Trademark Productions started its humble beginnings building and rebuilding websites or, as they say in the biz, web development and design. It’s branched out since then into maintenance, ecommerce and, more recently, social media management and Vanilla development just to name a few. I actually don’t understand Vanilla and I’m not sure I care to. That’s what the developers get paid for. But one trend we’re starting to see are clients and potential clients coming to us about developing apps. Are apps really going to catch on THAT much? And just when I think interest will simmer down, along comes another company or two embracing the whole concept and bringing it into the spotlight.

This is a horrible thing to admit, but I prefer to order my pizza over the internet so that I don’t have to talk to someone on the phone. This way, if something gets screwed up, I have proof in my hand in the form of a printed out order that they didn’t read it correctly. See? I’m a horrible person for it. But Domino’s Pizza has gone one step further and created an app for the iPhone and iPod Touch. With it, users can access the company’s menu, find a location and track the stages of their order from the time it goes into the oven until it arrives at their doorstep. That’s a little too much information even for me, but they’ve gone above and beyond the call of duty with this app and given their competition something to think about.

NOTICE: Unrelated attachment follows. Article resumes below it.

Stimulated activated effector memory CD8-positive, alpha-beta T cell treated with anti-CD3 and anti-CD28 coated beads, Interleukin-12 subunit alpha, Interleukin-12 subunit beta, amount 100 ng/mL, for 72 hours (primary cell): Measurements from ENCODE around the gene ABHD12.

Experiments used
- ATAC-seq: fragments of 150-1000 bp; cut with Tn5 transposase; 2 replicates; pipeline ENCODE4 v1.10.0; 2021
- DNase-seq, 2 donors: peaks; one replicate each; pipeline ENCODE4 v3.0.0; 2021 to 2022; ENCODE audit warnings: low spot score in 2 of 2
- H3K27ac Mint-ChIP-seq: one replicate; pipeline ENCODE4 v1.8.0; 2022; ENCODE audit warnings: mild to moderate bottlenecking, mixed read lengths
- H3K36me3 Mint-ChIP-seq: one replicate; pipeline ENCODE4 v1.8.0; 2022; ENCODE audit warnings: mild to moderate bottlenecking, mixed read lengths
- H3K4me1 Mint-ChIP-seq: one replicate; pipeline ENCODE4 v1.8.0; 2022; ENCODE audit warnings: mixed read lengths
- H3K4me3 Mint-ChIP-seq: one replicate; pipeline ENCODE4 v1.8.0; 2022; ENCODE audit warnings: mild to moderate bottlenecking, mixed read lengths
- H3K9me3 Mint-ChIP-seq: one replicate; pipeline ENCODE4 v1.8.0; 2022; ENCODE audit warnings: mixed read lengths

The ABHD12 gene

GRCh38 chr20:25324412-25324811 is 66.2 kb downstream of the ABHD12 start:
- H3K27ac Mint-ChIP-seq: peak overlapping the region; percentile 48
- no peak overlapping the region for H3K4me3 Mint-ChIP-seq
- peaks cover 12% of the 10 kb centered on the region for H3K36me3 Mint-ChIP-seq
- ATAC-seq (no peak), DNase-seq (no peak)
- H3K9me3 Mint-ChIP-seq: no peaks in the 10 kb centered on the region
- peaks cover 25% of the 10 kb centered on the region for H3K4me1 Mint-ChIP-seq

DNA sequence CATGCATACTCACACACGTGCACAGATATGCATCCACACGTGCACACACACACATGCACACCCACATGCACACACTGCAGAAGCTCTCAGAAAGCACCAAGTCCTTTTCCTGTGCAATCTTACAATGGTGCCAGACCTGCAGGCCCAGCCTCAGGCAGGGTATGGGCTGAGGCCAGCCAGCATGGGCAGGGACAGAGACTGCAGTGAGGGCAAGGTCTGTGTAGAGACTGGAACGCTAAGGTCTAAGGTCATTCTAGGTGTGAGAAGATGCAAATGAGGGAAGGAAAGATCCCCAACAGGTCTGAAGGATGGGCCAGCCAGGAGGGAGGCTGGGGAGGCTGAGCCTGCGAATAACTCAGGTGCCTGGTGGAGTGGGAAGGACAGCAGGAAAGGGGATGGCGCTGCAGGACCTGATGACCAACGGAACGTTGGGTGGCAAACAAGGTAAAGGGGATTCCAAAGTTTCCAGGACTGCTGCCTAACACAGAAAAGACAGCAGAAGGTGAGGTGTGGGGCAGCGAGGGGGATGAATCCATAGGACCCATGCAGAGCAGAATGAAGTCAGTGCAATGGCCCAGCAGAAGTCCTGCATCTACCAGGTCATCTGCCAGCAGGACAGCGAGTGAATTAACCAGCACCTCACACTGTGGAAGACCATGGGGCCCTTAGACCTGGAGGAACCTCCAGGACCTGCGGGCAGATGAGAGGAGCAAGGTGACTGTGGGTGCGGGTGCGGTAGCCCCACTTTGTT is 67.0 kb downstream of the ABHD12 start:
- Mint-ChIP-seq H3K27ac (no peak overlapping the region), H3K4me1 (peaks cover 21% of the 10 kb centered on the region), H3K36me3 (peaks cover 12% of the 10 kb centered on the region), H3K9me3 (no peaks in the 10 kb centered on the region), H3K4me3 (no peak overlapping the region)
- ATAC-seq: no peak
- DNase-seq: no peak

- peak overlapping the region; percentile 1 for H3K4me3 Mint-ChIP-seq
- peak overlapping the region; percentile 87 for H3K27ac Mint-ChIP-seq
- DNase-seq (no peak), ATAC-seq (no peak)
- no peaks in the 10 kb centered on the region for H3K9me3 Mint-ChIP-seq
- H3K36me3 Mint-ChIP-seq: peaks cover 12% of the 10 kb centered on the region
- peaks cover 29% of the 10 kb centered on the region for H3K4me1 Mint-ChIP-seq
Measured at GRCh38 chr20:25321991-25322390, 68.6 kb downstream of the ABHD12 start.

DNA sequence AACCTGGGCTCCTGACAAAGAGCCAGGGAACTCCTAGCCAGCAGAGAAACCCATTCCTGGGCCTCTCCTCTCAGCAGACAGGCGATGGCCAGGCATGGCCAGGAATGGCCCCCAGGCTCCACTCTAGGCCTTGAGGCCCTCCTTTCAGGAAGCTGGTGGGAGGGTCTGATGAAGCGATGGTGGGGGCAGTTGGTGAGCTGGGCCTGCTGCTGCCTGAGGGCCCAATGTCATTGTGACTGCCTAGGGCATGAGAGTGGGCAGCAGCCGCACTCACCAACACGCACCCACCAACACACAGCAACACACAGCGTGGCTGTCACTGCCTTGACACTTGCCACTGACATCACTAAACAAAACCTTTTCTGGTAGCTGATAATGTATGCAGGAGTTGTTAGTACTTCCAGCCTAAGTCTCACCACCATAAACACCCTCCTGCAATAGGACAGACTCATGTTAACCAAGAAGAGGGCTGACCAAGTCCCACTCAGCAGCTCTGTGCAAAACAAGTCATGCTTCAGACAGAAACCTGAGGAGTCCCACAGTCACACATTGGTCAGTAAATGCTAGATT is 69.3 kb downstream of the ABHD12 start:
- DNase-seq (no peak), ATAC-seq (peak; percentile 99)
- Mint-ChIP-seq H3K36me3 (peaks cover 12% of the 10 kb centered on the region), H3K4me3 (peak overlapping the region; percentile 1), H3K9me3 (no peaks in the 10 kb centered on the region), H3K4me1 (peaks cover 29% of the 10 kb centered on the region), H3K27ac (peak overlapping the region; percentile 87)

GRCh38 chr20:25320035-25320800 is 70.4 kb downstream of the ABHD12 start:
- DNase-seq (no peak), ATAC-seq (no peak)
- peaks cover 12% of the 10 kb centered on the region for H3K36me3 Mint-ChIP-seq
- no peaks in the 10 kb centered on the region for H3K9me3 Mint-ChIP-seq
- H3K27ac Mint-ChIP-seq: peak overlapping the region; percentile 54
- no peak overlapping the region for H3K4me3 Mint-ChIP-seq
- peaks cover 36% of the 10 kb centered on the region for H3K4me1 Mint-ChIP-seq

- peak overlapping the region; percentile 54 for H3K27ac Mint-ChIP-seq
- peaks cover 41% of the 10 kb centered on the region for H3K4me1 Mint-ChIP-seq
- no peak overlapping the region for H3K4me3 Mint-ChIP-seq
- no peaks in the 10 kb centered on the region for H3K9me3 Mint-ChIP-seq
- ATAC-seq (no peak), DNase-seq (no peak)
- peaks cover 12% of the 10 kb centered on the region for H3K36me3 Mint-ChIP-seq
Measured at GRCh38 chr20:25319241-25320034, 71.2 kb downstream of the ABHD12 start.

On a state-wide front, a group calling themselves the Mobile Technology Association of Michigan is promoting a mobile apps section of their website focusing on Made in Michigan. It allows Michigan developers to showcase their work in an effort to gain some national attention. Many Michigan businesses, both big—like Domino’s—and small, have been making huge strides in the app area, but haven’t always been able to get much of a spotlight on them because so many of them are independent.

Personally, I like the idea that someone is promoting Michigan companies or technology advancements considering the current economic climate here. And while I’m not a huge app person myself—I believe phones should be used for making calls, not checking e-mail or looking something up on the internet—if it helps the rest of the nation see we have something to offer, fantastic! It may also be a new area of Trademark Productions we didn’t anticipate so much interest in.

Do you use apps? Any favorites? Or are you old and stodgy like myself and not bother with them?

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